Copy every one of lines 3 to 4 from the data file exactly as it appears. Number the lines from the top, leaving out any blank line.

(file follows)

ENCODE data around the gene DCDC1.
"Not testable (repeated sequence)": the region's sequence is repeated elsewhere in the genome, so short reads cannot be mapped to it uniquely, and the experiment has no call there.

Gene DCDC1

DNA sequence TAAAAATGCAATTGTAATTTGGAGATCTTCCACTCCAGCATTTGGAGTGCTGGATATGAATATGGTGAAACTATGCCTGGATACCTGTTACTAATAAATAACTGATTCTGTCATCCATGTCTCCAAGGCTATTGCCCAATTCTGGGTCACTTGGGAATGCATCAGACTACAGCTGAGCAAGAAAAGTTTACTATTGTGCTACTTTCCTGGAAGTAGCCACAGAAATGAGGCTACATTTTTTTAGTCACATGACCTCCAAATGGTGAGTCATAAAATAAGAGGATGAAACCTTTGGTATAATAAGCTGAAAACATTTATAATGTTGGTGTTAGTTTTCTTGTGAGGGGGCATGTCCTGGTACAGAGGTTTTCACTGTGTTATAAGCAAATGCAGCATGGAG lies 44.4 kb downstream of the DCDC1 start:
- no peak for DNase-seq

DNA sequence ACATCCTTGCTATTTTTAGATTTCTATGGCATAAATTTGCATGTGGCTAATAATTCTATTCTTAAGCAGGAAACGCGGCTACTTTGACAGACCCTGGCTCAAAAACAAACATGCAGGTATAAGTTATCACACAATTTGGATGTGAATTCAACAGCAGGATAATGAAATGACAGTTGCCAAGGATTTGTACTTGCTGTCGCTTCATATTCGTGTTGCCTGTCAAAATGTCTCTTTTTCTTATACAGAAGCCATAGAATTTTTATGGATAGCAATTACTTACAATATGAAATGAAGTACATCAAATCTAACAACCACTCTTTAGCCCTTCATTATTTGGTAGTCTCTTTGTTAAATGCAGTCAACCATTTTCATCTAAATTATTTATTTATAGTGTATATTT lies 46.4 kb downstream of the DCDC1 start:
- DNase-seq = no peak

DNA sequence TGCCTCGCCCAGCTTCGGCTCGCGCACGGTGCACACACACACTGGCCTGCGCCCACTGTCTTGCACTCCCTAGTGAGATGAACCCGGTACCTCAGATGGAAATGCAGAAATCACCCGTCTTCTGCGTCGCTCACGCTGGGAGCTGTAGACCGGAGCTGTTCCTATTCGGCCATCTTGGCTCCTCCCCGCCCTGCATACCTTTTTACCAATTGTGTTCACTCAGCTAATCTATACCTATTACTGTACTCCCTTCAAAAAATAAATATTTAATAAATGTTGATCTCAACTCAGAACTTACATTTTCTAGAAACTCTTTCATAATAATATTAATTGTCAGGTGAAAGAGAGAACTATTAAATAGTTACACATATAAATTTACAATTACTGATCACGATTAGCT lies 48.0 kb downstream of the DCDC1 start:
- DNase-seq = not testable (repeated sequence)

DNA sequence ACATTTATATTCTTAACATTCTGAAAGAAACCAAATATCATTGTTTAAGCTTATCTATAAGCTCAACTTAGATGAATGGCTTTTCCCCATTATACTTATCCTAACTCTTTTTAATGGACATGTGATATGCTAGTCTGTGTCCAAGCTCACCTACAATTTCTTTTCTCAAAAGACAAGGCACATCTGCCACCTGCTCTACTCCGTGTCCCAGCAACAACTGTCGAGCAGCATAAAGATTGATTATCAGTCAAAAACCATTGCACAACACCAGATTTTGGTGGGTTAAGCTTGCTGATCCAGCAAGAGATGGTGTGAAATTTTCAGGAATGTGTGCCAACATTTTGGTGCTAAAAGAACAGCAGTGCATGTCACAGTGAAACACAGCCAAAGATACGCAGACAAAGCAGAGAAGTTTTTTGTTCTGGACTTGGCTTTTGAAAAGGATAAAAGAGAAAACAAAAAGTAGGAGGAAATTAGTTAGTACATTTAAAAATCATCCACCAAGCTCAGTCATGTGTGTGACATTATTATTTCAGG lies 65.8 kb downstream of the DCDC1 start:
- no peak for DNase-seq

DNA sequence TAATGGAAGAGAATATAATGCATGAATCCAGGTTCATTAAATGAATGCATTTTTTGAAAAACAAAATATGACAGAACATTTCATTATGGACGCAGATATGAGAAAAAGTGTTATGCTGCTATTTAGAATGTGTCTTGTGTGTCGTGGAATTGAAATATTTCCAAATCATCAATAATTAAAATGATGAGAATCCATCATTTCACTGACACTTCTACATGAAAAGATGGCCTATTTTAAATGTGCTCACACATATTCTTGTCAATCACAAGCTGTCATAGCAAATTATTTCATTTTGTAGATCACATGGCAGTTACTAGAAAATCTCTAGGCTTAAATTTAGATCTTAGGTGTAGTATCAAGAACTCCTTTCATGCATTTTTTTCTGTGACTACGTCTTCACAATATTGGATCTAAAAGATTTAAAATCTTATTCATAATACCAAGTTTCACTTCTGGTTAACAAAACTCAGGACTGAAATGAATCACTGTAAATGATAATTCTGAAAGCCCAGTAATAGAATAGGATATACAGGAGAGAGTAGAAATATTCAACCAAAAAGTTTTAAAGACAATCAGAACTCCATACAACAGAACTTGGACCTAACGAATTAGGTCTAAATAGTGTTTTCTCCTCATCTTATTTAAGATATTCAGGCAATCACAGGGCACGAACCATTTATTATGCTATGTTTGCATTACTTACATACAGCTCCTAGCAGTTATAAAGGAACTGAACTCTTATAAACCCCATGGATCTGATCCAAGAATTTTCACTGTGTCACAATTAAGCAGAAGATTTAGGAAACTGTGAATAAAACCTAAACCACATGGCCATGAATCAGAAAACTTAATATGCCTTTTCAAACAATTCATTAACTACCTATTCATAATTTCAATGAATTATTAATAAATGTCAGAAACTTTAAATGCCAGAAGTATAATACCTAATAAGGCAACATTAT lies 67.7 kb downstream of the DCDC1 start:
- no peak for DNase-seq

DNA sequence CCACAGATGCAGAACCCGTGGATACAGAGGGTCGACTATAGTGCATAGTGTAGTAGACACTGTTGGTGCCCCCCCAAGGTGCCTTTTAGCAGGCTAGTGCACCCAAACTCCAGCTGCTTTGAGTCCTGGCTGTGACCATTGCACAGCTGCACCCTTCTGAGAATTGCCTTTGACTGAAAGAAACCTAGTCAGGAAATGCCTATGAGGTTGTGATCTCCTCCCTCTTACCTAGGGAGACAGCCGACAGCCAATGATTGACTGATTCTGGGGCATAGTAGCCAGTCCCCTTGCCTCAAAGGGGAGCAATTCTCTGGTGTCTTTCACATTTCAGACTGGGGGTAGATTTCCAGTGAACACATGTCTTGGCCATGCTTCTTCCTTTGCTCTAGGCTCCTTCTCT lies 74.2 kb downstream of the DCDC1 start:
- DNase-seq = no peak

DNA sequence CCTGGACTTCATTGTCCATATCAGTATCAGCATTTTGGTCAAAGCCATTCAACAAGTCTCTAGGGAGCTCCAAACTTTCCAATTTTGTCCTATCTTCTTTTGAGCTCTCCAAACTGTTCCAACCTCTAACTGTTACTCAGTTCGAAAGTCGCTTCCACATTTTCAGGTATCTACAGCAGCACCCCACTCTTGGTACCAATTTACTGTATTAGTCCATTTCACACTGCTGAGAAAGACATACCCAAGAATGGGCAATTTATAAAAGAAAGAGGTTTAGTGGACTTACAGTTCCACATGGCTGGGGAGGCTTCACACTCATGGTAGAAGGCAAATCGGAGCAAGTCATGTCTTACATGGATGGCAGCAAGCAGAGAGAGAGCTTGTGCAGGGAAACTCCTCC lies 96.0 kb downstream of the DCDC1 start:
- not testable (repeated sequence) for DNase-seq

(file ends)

Gene DCDC1

DNA sequence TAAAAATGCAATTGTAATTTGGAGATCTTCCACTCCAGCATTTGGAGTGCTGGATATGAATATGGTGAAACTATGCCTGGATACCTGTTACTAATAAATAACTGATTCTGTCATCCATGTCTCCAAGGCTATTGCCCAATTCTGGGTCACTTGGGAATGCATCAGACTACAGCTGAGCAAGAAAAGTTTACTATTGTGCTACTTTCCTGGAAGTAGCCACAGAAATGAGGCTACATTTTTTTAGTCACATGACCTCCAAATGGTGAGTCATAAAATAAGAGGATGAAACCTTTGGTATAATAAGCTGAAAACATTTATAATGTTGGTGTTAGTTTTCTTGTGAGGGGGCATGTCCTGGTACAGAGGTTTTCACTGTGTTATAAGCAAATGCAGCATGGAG lies 44.4 kb downstream of the DCDC1 start: